Woodpeckers at Work

Ah, the sound of a busy-signal that’s not one. I have mixed emotions about woodpeckers. I love seeing and hearing them. I don’t love seeing them on the trees around RedQuarters, because that often means that we are about to lose either the entire tree, or a large branch. Every tree we lose is between $5,000 and $30,000 property loss. Yes, having shade is that important around here!

So, woodpeckers are busy in this area, as are diesel beavers. You know, chainsaws. Because the neighborhood was developed 60 or so years back, and fast growing trees such as cottonwood [ahCHoo! aka Air Conditioner Killer Tree] and locusts and Siberian elms. Those are dying, as they tend to do after 50-60 years. So we get woodpeckers of various sizes, including the occasional flicker. Flickers are the Godzillas of the woodpecker world, running four or five times as large as the ladder-backs and downeys that normally haunt our suet feeder in winter. No one messes with flickers.

We also have white-wing doves, and now ring-necks. The ring-necks started appearing two years ago, when the Inca doves moved away. Inca doves are small, and like to make piles on windowsills. This drives cats bonkers, because the mound of 8-10 doves doesn’t care about the cat on the other side of the force field. Now we have ring-necks and white wings. White wing doves are large, numerous, and . . . dumb. They make up for lack of intelligence with numbers. They are a “weedy” species, and have led to the household phrase “to be bedoveled.” They will strip a bird feeder in an hour, if given the chance.

Other full-time birds are English sparrows (yawn), house sparrows, house finches (aka “Kool-aid finches” because of their pink coloring), juncos, cardinals, a wren, hummingbirds in summer, mockingbirds, blue jays, and Cooper’s hawks. In summer we get Mississippi kites, a Great Horned Owl, and the gold finches leave. Dad is disgusted with the gold finches, because they come in winter, turn brown, eat our seed, and then leave just as they start turning yellow again. Warblers sometimes come in summer as well, and then we get a few more unusual passers-through on occasion. A few years ago, a loon (yes, the black and white bird from Minnesota) was spotted on one of the regional lakes. Hundreds of people rushed to see it so they could add it to their life-lists. No, I was not one of them.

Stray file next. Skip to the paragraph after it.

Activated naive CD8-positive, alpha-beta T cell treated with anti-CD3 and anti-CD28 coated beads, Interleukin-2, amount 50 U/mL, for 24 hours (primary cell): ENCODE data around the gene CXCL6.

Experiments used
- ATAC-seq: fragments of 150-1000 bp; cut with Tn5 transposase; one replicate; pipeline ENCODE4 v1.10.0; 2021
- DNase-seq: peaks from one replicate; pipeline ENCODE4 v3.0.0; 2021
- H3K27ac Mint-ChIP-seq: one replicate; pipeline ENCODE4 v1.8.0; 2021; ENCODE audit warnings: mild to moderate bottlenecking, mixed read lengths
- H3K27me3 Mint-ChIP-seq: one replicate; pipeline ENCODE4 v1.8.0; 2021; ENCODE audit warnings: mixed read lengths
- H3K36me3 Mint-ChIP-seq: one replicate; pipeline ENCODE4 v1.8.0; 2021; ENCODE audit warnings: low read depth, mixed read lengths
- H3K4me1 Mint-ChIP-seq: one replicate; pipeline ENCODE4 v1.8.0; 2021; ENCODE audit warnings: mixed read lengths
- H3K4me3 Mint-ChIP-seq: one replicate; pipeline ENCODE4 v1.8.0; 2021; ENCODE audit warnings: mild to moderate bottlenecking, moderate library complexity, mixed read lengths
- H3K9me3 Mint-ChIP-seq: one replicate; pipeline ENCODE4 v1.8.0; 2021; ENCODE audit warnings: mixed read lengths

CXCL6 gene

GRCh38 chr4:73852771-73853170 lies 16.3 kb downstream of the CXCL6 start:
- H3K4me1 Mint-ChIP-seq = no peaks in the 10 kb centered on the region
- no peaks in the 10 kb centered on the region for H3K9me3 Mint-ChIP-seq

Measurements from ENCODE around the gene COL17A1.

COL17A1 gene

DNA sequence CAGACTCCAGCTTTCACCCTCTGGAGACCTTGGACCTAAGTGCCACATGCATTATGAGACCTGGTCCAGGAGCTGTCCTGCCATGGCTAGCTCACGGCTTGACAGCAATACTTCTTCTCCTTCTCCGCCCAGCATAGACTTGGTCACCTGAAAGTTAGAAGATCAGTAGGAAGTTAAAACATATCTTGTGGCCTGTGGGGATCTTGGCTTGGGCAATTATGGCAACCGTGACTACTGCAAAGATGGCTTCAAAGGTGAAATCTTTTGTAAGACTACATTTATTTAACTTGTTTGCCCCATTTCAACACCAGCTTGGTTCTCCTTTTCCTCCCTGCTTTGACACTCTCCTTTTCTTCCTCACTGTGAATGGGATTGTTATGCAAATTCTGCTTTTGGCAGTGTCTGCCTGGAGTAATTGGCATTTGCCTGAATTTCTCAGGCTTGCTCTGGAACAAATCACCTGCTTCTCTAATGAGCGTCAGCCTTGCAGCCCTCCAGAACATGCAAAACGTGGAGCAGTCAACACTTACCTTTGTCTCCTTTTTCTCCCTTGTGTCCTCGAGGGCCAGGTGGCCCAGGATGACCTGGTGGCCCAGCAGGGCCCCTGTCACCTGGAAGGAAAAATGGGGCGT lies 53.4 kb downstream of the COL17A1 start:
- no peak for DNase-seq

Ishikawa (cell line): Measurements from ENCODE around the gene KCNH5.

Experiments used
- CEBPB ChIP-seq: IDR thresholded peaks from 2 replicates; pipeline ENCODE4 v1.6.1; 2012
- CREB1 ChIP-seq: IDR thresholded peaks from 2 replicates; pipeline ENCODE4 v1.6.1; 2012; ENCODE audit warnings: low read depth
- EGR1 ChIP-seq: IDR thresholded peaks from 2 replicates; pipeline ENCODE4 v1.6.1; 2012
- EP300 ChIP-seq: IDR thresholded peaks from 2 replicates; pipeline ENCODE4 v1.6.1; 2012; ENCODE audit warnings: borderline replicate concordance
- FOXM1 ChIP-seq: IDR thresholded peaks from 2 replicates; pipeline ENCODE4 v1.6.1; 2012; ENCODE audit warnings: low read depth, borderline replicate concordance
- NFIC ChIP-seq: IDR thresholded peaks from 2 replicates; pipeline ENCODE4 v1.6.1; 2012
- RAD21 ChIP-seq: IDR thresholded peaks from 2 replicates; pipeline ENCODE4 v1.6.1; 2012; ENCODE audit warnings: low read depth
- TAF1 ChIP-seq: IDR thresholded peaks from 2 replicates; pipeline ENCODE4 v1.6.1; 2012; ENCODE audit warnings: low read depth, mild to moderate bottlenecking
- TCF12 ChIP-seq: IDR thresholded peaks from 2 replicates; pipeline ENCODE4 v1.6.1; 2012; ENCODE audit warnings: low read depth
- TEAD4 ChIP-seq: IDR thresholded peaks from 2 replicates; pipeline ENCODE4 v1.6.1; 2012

There are also, alas, great grackles and boat-tailed grackles, and starlings. Last year, the starlings that roost near a certain intersection in town had a “sudden mysterious die off.” [Waits for knowing grins to finish] Yeeeaaaaaahhh, sudden, but not really mysterious for those of us familiar with the area and the species. One wonders if frustration and sanitation concerns reached a peak, leading to the starlings suffering en mass from “un mal digsestif.” Apparently the authorities quickly realized what had transpired, because the mysterious die-off disappeared from the news within a day. I suspect someone from the city had a quiet word with the business owners in that area and a compromise was reached about trees, nets, and starlings.


9 thoughts on “Woodpeckers at Work

  1. “Dad is disgusted with the gold finches, because they come in winter, turn brown, eat our seed, and then leave just as they start turning yellow again. ”

    Heh. Yes. Up here in New England, every winter the local nature center gets a few people wondering where all the pretty goldfinches went, and what are these dull yellowish-green birds all over their feeders?

    Sounds like white-winged doves are to your area what mourning doves are to mine.